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                             Klamath horseradish has global appeal
                             By Kathy Coatney, California Farm Bureau Federation Sept 7, 2005 edition

Horseradish has been cultivated for more than 3,000 years, and over the course of time it has been used not only as a condiment, but also for medicinal purposes.

Several growers are raising a combined total of about 900 acres of horseradish in Tulelake, in the Klamath Basin on the California-Oregon border. That acreage constitutes roughly 30 percent of total U.S. production, according to Scott Seus, a horseradish grower in Tulelake.

Harry Carlson, superintendent of the University of Californiaís Intermountain Research and Extension Center in Tulelake, said that horseradish came to the Klamath Basin in the 1950s, when the centerís first superintendent brought in horseradish cultivars.

The climate in Tulelake is very similar to that of the upper Midwest, where horseradish has historically been grown, Carlson said.

"I do think the quality of the root is affected by the growing conditions, and our environment is well suited for production of really pungent horseradish," Carlson said.

Seus agrees that the climate contributes to the high quality of the horseradish that Klamath Basin growers raise.

"All our crops get a chance to cool off at night," Seus said. He asserts that the taste of the horseradish grown in the basin differs distinctly from that of crops grown east of Nevada.

"I think that it really has a lot to do with the soils, the varieties, the weather conditions and how they grow their crops," Seus said.

"We certainly have higher heat in our horseradish. Thatís why Germany comes and buys some of our horseradish. And even the processors back in the Midwest buy some of our product from here in Tulelake to blend with some of the Midwest horseradish to improve the quality of their product," Seus said.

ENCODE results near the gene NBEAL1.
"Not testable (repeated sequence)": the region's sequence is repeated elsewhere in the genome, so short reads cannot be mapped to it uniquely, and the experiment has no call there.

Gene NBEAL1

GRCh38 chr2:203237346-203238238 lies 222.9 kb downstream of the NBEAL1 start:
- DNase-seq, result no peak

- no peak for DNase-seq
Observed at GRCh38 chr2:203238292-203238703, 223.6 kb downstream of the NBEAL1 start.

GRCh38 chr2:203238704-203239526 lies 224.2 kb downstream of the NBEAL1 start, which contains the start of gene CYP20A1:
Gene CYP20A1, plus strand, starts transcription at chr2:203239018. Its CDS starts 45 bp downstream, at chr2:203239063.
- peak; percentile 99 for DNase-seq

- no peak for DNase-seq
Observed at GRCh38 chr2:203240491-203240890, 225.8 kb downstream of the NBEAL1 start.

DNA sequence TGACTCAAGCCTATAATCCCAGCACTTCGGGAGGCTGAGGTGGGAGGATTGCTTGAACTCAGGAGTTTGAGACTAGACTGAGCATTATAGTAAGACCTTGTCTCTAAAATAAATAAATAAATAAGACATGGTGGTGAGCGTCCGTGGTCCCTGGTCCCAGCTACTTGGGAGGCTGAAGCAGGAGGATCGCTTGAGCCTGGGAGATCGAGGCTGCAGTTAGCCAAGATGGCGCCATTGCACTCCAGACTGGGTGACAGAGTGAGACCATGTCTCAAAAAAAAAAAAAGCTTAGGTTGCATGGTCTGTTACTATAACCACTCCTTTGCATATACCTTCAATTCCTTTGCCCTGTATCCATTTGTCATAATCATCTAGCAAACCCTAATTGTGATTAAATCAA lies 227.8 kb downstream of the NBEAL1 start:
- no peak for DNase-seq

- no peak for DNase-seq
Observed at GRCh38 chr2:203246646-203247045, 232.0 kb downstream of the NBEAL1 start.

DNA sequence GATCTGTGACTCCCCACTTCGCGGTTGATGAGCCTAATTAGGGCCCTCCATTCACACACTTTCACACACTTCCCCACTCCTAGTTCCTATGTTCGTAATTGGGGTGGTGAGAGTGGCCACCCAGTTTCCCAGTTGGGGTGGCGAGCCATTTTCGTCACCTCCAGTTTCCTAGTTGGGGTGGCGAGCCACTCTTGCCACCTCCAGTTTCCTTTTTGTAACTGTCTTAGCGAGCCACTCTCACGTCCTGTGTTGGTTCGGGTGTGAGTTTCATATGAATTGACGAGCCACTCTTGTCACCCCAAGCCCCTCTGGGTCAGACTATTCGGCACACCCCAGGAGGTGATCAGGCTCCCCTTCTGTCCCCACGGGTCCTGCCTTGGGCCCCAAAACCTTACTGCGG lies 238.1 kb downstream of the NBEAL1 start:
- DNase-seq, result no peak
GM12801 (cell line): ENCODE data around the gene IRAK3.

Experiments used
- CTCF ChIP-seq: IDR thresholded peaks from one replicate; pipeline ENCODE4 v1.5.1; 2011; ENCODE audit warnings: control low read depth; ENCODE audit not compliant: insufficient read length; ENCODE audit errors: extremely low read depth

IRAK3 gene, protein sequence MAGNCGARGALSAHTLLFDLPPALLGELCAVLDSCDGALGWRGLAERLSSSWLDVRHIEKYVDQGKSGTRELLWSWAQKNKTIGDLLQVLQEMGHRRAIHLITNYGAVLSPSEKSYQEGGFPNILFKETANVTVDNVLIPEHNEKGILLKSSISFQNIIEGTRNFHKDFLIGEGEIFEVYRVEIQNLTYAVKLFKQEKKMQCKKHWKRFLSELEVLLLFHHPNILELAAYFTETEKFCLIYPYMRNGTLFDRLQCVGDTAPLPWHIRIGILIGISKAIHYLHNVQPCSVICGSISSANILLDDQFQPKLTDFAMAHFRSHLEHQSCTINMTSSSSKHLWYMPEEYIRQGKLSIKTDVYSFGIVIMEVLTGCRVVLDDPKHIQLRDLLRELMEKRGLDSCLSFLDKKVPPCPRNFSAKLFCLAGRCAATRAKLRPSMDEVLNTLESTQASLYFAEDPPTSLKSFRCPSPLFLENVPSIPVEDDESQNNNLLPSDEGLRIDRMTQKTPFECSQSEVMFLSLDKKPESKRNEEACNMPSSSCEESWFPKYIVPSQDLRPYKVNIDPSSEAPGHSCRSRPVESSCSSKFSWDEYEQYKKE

Horseradish is a contracted crop in which just a few Klamath Basin growers specialize, Carlson said.

"I think it would be easy to over-produce horseradish. The real trick in horseradish production is marketingmmaking sure you have a home for it," Carlson said.

David Krizo, who owns Krizo Farms in Tulelake and is a California Farm Bureau Federation member, regards horseradish production as a niche market.

"And the organic is a niche market within a niche market, so itís really small," said Krizo, who annually sells about 25,000 pounds of organic horseradish that he grows on 220 acres.

"Weíve actually built up the organic. Before we were out there, there was no organic horseradish. We sell quite a bit to distributors for health food stores mjust as we do the roots themselves," Krizo said.

When he began raising organic horseradish in the mid-1990s, he had to learn about it on his own because he could find no one locally who was knowledgeable about it.

"Iíve just done a lot of reading, and Iíve gone to conferences, and talked to people, and that sort of thing," Krizo said.

Virtually no research has been done on horseradish in California for 15 to 20 years, Seus said.

"Actually, we do a lot of work with the University of Illinois to try to figure out what our disease problems are. Theyíre probably the lead university and the lead specialist in horseradish in terms of helping us to cope with the problems that we have," Seus said.